A cracking little set that will appeal to film buffs and electronica boffins alike.
Mike Diver 2010
Zombie Zombie – Frenchmen Etienne Jaumet and the fantastically named Cosmic Neman – released an album called A Land for Renegades in 2008. A sci-fi fright-fest of slasher-flick keys and alien electronics, structured around an accomplished krautrock backbone, it was very good. John Carpenter is a director partial to horror and sci-fi, who has self-scored several of his films, among them Halloween, Assault on Precinct 13 and, alongside Ennio Morricone, The Thing. These films, and their soundtracks, are very good. So, the former playing the music of the latter can’t possibly be a failure, right?
Right, obviously. Zombie Zombie Plays John Carpenter is every bit as very good as its cornerstone constituents suggest. The French duo has been playing these songs live lately, making this release both a welcomed extension of that project and a fine standalone artefact in its own right. The music might be familiar, and Zombie Zombie’s interpretations close indeed to the Carpenter originals, but there’s magic aplenty across these five tracks – a magic that’s rightly unsettling but also a lot of fun. If the tracks are supposed to convey danger, to stir fight-or-flee responses, then they succeed, but with a cartoon charm. Consider the combined threat of several kids TV villains: Mumm-Ra, Megatron, Miles Mayhem, the Marshmallow Man. This EP mirrors that menace, antagonist scheming countered by the inevitability of our heroes’ ultimate success.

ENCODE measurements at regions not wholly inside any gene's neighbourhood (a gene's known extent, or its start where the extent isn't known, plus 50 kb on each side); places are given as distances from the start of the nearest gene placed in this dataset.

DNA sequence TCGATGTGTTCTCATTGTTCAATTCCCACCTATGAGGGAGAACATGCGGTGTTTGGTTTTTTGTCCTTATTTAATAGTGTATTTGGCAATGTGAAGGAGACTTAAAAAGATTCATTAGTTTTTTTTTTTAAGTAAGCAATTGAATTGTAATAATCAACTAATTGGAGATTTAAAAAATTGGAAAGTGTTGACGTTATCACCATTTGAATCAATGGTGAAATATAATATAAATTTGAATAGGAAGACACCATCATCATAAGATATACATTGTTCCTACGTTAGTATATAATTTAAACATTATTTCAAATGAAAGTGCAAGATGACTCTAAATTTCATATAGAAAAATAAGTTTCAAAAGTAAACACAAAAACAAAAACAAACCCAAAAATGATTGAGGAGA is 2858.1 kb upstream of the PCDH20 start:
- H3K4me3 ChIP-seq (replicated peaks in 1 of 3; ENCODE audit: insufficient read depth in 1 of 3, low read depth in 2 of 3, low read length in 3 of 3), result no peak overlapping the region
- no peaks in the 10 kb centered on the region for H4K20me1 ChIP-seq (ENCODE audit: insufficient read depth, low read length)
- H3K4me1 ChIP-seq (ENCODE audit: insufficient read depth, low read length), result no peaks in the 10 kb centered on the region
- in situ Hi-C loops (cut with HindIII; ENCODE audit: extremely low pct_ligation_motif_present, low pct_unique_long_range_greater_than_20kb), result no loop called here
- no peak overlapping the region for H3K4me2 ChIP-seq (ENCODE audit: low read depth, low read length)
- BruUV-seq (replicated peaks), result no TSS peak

But it’s still powerful stuff. Drive around at night with this on the stereo, and before long you’ll believe you are Robert Patrick and John Connor is right around the next corner. Carpenter might not have embraced the experimental side of 1980s electronica in the manner of Terminator 2 composer Brad Fiedel, but there’s a similar rawness to his early period work that combines industrial clank and clang with circuit board screams and dying diode fuzz. In Zombie Zombie’s hands these minimal themes are rather fuller of sound, but one imagines they’d have been mightily impressive even if the group was restricted to a few Fairlight samplers and similarly archaic technology of the time.
A tribute and a celebration, true to the source material yet without fear of expanding upon motifs and even slipping a little funk into proceedings, …Plays John Carpenter is a cracking little set that will appeal instantly to film buffs and electronica boffins alike. More casual fans of both, consider it a playlist-topping curio.